Crocker - This fictional female spokesperson was created in 1921
by the Washburn Crosby Company of Minneapolis (later to be General Mills) to
answer a flood of questions about baking that resulted from their promotion of
Gold Medal Flour. Her character's last name was taken from the company's former
treasurer/director William G. Crocker; and her first name "Betty" was chosen for
its all-American friendly sound.
Betty Crocker represented the Gold Medal Home Service Staff, which became the General Mills Home Service Department when the
Washburn Crosby Company consolidated in 1928. In 1936, artist Neysa McMein blended the facial features of all the women in the company’s Home Service
Department to create the first official likeness of Betty Crocker.
From her debut on radio in 1924 (The Betty Crocker School of the Air,
1924-48) through her later appearances on television, Betty Crocker became one
of the most recognized female figures in America. According to one poll, Betty
was the second most famous woman in America after Eleanor Roosevelt. In 1950,
the best-selling "Betty Crocker Picture Cookbook" was published. It earned the nickname
In 1951, actress Adelaide Hawley portrayed Betty Crocker on television
beginning with the CBS network's first color commercial (on which she baked a
mystery fruit cake) and on THE BETTY CROCKER STAR MATINEE/ABC/1951-52.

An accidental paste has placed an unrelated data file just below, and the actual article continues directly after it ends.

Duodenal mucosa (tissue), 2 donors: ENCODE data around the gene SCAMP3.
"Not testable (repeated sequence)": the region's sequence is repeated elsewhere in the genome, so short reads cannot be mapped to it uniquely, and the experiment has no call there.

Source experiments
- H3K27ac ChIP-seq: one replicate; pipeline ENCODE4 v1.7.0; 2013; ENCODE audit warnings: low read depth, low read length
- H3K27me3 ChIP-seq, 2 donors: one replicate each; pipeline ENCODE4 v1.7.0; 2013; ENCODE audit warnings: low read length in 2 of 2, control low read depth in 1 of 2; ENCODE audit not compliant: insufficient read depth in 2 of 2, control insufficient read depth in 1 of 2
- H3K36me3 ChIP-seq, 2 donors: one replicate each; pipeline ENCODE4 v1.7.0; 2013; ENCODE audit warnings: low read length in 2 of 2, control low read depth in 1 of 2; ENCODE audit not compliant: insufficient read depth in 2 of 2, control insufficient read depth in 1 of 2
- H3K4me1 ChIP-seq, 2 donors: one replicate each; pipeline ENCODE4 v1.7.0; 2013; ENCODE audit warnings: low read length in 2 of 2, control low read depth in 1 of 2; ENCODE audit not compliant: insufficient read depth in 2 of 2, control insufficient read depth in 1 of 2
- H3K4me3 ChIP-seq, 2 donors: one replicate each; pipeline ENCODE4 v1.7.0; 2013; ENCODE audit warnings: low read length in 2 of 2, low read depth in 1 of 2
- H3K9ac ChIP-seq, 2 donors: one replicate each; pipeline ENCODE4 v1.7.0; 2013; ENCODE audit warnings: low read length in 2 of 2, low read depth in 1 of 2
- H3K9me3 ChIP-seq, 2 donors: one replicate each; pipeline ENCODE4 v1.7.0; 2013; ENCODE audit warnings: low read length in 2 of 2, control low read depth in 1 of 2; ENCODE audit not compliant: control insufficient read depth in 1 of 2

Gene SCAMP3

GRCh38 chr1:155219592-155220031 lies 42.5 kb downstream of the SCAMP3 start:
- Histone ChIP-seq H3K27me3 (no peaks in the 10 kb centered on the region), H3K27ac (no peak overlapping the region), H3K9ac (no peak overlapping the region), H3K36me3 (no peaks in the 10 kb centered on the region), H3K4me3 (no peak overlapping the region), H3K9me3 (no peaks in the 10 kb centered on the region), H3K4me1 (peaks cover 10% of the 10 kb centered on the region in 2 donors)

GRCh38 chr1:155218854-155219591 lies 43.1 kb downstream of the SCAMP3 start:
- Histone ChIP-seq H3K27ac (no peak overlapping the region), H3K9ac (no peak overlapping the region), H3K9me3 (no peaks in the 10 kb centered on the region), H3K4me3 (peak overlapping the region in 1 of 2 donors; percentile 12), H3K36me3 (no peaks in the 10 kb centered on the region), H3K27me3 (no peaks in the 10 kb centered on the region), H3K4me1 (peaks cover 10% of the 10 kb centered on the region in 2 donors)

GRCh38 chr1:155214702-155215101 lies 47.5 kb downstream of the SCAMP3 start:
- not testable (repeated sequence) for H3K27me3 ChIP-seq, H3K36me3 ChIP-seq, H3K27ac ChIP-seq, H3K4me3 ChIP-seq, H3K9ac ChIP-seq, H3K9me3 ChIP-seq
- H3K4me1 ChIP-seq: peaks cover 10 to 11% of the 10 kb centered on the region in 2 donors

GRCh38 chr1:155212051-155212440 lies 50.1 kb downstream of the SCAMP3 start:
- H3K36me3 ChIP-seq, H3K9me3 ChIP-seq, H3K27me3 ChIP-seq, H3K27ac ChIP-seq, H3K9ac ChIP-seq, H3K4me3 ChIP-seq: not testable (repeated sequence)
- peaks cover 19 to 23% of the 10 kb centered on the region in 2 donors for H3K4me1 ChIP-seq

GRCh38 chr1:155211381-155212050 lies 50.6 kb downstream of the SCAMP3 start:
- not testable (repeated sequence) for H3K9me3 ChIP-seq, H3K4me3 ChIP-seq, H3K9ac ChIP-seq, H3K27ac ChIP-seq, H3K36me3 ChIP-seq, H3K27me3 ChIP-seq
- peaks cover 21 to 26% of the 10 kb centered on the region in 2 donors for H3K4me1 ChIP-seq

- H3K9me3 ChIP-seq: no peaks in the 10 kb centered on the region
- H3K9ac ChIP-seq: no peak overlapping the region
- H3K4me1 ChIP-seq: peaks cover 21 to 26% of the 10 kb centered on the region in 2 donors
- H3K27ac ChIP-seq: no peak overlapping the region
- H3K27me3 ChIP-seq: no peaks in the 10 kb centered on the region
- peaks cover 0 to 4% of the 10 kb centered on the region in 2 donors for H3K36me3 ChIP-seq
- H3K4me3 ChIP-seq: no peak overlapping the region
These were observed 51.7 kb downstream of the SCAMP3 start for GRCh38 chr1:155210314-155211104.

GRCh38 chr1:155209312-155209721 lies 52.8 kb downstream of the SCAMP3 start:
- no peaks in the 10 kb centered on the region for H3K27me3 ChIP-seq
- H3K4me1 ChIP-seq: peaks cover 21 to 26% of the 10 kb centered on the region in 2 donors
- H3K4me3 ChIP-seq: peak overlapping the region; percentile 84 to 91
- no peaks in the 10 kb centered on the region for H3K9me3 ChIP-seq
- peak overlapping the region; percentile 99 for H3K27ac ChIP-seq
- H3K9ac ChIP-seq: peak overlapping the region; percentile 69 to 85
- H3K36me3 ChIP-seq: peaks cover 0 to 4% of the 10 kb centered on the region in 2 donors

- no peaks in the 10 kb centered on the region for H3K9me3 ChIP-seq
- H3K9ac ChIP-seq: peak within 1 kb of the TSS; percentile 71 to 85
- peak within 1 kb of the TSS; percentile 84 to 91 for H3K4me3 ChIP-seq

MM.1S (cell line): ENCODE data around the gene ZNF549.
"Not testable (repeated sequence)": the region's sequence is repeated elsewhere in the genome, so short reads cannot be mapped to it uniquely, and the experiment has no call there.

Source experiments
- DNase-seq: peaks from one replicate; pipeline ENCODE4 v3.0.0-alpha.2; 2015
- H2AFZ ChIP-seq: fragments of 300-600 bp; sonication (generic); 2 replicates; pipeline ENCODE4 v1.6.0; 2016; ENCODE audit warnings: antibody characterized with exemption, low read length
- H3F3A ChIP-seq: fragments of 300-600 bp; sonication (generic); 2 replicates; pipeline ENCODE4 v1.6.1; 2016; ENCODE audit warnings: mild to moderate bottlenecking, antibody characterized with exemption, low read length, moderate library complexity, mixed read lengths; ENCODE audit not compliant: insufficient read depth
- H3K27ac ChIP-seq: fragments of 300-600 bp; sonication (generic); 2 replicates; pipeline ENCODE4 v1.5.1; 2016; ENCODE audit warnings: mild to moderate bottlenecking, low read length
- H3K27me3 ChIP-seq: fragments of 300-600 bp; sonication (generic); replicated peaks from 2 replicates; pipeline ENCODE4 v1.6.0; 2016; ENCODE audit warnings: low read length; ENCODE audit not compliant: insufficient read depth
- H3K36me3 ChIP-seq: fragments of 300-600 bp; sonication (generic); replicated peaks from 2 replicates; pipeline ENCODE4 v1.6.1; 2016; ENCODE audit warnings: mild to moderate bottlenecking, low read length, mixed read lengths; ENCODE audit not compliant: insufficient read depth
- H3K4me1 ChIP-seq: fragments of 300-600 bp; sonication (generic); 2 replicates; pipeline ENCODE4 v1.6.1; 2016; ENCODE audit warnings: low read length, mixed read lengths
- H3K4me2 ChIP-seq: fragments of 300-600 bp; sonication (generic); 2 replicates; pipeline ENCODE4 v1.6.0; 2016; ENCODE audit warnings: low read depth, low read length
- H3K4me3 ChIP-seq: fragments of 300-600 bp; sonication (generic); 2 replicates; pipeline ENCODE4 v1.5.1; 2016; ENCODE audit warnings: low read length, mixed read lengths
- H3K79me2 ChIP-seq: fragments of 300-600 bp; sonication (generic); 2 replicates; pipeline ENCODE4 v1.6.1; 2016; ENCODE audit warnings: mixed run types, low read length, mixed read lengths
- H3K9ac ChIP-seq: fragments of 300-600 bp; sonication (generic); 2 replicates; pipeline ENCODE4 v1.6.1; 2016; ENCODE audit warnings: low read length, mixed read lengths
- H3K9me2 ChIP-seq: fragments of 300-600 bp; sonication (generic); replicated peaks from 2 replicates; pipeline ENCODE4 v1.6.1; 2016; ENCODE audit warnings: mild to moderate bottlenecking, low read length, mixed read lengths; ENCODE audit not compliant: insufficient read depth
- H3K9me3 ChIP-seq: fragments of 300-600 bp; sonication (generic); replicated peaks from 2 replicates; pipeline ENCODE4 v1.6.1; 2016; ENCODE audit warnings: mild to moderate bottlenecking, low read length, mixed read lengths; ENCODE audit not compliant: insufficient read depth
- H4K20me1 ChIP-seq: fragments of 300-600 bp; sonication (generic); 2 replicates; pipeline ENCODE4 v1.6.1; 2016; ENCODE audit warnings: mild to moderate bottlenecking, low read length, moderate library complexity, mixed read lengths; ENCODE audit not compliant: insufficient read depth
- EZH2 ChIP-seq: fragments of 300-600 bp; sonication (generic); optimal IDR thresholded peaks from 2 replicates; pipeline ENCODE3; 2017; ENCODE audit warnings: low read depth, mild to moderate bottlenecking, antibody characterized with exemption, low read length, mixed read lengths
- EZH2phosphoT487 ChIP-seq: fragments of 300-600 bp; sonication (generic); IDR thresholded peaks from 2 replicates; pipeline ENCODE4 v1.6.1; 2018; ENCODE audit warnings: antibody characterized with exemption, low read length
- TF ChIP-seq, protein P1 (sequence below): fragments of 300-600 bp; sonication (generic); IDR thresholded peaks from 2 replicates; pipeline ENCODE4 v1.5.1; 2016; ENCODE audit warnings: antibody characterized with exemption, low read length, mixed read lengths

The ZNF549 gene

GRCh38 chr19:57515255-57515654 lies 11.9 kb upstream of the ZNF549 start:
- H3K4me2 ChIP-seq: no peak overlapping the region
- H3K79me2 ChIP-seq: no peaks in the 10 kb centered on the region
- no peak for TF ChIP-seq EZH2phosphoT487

In 1972, feminists from the the National Organization of Women filed a class
action suit against General Mills claiming that Betty Crocker promoted sexual
and racial discrimination by promoting the image of a woman as homemaker.
In the 1980s, General Mills updated their classic female housekeeper to
reflect a modern professional woman. Chicago reporter, Bob Green finding her new
image rather sexy went in search of a look-alike. He discovered Randy Morgan, a
39-year-old native of Whitewater, Wisconsin who worked as an assistant in an Art
Gallery. General Mills however, declared they had relied solely on the artist's
imagination for their trademark mascot as they have for all their portraits
TRIVIA NOTE: In 1943, The Quaker Oats
Company introduced Mary Alden, a fictitious version of Betty Crocker who offered
her recipe for her favorite Oatmeal Cookies to a war time public forced to
ration sugar and butter products. Her recipe used bacon drippings or shortening
and a minimal amount of sugar.
The former site of the Washburn Crosby Milling
Company is located at 701 South 1st Street in downtown Minneapolis along the
Mississippi River. Once the home of Betty Crocker Kitchen and WCCO radio,
General Mills closed the plant in 1965 when the company moved its headquarters
to Golden Valley. The riverfront milling complex is now a National Historic
Landmark. See also - "Aunt
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